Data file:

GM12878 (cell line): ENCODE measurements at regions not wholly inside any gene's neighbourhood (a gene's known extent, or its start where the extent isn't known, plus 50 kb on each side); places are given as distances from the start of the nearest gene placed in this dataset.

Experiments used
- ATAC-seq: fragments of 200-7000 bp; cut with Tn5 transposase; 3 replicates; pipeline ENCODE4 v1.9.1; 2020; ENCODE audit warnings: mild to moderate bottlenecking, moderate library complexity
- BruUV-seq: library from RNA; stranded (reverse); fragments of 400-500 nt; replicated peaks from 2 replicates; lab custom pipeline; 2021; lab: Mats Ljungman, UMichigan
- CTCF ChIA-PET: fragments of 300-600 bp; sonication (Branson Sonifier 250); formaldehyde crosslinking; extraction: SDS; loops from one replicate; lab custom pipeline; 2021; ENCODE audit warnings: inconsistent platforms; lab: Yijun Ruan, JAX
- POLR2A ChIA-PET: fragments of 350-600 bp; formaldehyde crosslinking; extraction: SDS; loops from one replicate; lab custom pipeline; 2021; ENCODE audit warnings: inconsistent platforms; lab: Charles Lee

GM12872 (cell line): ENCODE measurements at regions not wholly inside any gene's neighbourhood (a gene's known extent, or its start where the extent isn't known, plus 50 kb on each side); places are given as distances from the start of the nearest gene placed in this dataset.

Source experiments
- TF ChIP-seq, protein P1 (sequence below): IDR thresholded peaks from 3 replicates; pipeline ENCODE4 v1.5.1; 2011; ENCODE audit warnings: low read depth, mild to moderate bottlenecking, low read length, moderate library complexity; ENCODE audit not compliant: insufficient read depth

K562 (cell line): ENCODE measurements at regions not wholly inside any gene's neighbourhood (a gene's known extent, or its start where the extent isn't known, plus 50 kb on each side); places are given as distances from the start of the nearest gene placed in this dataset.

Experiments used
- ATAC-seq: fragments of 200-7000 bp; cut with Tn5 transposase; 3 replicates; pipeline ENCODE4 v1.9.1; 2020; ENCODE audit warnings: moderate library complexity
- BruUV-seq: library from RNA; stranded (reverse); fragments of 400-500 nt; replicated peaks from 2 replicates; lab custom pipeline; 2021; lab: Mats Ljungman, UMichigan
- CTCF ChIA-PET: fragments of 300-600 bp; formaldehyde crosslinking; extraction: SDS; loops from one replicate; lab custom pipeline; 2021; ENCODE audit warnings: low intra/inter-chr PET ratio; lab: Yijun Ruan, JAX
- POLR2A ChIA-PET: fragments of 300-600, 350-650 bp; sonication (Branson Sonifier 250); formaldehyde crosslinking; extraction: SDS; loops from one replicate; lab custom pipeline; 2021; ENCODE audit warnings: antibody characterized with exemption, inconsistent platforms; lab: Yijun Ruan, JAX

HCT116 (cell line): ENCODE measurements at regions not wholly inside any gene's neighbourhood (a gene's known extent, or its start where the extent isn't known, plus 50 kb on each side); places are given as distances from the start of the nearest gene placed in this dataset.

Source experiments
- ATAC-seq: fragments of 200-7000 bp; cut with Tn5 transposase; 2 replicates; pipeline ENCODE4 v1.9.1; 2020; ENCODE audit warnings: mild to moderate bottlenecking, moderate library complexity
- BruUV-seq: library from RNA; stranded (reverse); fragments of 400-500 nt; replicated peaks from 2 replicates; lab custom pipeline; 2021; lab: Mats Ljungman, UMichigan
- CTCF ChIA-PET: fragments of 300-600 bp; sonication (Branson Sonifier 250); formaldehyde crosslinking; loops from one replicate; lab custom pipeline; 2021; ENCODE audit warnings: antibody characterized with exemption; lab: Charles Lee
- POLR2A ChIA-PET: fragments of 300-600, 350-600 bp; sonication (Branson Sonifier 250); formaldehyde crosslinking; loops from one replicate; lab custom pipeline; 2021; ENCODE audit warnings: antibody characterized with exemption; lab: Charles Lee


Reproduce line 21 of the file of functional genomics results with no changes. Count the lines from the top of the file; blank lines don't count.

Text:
- POLR2A ChIA-PET: fragments of 300-600, 350-600 bp; sonication (Branson Sonifier 250); formaldehyde crosslinking; loops from one replicate; lab custom pipeline; 2021; ENCODE audit warnings: antibody characterized with exemption; lab: Charles Lee